October 31, 2011 Featured Article Read More →

Spotted Ray – Fishing and ID Guide

Today we look at the Spotted Ray in the seventh of our Species Fishing and ID guides.

If you have a picture of yourself with a Spotted Ray and want to show it off on this page please send it to contact@ssacn.org or post it on the Scottish Shark Tagging Programme’s Facebook page! Remember to keep checking www.tagsharks.com to make sure you don’t miss your chance to show off your PB shark, skate or ray!


Other Names: Raja montagui, Starry Ray, Homelyn Ray

Description: Small to medium sized ray with a sandy brown dorsal surface with many large dark spots that do not reach the edge of the wingtips. The ventral surface is white. Many Spotted Rays have a faint eyespot on each wing made up of a large pale spot bordered by small dark spots. Spotted Rays have a blunt snout and a single row of thorns alone the spine and tail. Spotted Ray Map

Maximum Size: 80cm

Habitat: Spotted Rays are generally found over clean sandy sea beds.

Depth: Shallows to 530m.

Distribution: Common on the north west and reduced populations on the south west coast of Scotland and the Outer Isles.

Feeding: Juvenile Spotted Rays feed mainly on small crustaceans. Adult fish are more opportunistic and feed on crustaceans, worms and small fish.

Biology: Male and female Spotted Rays mature at around 55cm (3-8 years old). Spotted Rays are oviparous (egg-laying); females lay 60-70 eggs each year. Egg cases are rectangular in shape and around 8cm long and 3-5cm wide with long horns at each corner. Spotted Ray egg cases do not have keels (wide, flattened edges). Eggs are laid inshore between April and July, after 5-6 months fully developed Spotted Rays hatch and begin to feed actively. Spotted Rays may live for up to 14 years.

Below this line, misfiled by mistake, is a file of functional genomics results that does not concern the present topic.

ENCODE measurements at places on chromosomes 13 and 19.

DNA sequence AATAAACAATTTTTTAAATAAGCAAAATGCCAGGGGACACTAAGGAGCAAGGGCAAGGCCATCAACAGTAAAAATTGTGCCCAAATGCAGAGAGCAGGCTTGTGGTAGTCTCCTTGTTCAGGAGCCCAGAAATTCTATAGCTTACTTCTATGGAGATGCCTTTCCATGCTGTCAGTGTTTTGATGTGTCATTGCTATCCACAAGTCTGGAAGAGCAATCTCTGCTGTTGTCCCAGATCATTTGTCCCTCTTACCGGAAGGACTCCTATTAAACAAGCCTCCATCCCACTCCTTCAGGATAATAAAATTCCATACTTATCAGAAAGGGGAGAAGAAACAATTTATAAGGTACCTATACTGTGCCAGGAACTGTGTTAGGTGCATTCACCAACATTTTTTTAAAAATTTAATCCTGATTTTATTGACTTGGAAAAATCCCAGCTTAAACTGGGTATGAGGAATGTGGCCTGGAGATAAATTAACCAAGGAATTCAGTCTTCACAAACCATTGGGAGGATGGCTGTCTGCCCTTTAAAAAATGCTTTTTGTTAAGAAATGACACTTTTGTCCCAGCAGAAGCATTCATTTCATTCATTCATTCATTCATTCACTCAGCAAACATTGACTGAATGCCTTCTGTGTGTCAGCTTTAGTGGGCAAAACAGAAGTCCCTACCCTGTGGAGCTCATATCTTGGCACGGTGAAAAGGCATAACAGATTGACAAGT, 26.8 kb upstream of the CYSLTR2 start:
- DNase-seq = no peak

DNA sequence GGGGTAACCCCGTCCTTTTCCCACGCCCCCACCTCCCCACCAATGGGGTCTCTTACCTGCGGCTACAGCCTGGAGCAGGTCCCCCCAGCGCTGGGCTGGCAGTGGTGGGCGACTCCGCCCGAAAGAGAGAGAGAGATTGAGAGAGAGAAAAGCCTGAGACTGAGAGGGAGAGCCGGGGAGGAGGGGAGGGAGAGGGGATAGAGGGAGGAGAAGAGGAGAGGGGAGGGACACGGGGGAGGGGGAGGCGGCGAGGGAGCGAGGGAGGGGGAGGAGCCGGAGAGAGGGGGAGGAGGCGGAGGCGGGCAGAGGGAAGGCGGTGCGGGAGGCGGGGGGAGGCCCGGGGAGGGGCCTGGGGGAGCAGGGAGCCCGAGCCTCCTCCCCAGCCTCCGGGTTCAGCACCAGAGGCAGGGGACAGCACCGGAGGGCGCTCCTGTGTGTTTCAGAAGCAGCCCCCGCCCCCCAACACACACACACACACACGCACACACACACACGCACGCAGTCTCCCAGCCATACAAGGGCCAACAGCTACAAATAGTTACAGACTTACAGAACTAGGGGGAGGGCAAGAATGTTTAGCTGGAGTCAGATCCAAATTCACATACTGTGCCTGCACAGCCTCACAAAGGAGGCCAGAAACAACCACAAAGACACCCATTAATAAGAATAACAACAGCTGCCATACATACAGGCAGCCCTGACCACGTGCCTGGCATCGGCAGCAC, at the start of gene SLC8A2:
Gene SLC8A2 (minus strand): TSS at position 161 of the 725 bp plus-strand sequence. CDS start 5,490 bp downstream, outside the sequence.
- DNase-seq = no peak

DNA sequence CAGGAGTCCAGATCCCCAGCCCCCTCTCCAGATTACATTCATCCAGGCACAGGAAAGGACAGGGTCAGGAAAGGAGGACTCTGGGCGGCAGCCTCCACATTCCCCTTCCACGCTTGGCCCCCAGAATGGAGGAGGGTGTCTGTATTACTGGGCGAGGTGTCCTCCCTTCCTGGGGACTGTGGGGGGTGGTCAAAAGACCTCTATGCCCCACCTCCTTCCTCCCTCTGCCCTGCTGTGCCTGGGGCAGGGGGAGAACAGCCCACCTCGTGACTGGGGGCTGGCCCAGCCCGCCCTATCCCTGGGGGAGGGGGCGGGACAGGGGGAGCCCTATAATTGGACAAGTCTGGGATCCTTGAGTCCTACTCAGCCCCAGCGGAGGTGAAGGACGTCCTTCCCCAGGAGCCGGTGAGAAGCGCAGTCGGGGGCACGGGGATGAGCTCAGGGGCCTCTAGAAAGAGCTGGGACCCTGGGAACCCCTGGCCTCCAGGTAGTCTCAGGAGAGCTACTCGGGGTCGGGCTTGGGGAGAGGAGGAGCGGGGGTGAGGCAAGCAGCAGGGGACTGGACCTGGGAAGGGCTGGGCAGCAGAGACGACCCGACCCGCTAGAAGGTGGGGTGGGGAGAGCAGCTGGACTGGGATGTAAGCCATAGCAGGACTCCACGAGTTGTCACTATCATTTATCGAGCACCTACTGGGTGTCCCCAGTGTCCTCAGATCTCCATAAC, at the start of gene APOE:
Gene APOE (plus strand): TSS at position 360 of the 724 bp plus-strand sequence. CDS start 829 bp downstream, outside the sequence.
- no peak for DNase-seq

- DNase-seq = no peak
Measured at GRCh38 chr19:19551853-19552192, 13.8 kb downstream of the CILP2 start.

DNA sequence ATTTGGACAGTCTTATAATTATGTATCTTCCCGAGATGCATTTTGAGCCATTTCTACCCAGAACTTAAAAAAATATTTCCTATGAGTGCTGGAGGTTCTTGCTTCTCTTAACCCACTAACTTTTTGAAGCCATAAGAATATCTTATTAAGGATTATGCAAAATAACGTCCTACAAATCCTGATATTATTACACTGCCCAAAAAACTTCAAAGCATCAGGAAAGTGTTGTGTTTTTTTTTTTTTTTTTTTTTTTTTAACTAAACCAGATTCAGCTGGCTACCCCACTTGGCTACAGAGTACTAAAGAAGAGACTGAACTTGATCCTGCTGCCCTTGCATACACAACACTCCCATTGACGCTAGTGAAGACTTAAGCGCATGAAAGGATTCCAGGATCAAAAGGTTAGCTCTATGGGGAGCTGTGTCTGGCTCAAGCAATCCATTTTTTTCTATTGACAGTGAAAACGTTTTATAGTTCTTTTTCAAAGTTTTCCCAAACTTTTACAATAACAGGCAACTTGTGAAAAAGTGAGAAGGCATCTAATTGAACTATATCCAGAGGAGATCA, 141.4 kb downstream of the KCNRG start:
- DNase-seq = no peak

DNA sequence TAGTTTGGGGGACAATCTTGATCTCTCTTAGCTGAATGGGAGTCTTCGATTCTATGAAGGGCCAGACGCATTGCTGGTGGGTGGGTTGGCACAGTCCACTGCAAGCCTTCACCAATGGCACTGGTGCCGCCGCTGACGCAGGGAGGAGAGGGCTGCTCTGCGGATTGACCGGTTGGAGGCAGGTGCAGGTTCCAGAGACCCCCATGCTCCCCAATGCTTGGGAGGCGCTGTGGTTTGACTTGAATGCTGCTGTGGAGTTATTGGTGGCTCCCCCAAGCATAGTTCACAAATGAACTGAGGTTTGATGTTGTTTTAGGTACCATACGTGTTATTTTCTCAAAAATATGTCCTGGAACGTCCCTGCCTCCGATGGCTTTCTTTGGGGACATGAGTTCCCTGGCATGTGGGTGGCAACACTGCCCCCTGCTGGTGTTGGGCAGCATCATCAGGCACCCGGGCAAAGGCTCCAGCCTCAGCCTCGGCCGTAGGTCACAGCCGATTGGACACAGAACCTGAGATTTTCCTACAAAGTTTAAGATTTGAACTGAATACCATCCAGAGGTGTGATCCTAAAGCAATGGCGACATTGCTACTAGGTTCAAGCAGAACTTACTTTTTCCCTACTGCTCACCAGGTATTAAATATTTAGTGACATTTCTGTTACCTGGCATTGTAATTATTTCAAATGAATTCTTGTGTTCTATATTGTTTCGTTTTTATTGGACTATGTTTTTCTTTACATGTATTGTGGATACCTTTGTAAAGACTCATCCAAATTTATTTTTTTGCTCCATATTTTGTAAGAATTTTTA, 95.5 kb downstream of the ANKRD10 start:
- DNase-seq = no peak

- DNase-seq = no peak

Caution: Spotted Rays have a row of sharp thorns on their dorsal surface along the spine and tail. Rays also have abrasive skin and strong jaws with crushing pads.

Current Fishery: No targeted fishery in Scotland though Spotted Rays are often taken as bycatch in mixed trawls for human consumption. Due to its small size, Spotted Rays are generally not targeted commercially.

Conservation Status: Least concern. Spotted Rays are generally not targeted commercially and appear to have a high recruitment rate (the number of fishing surviving from egg to adult) and as a result Spotted Ray populations in many areas have remained relatively stable. However, in other areas Spotted Ray numbers have dropped significantly.

GFAC Size: 55cm

Tagging: The minimum SSTP tagging size for Spotted Rays is 50cm wingspan (5.25lb). For advice on tagging rays please refer to the SSTP tagging guide here.

Targeting Spotted Ray in Scotland


Tackle: From the boat a 6-12lb class rod and suitable reel loaded with 30lb braid is sufficient. From the shore a 4-5oz beach rod paired with a strong multiplier or fixed spool reel loaded with 12-15lb monofilament mainline is suitable.

End Tackle: A single strong size 1/0 to 3/0 barbless hook with a 50lb monofilament hook length is sufficient for Spotted Rays. Hooks should be matched to the size of the bait used and to cope with the chance of catching larger species such as Thornback and Blonde Rays when targeting Spotted Rays. Popular Spotted Ray rigs include 2-hook flappers, pulley rigs, up ‘n’ over rigs and clipped down fixed paternosters. Clipped down rigs are particularly useful when fish are feeding at distance and a long cast is needed. From the boat a simple running ledger rig is sufficient and minimises tangles.

Bait: Popular baits include mackeral, squid, sandeel, prawn and peeler crab.

Tactics: Although Spotted Rays are relatively small, care should be taken when using light tackle as it is not uncommon to catch other species such as Thornback and Blonde Rays when targeting Spotted Rays.

Rss Feed Facebook button Webonews button Digg button Flickr button Newsvine button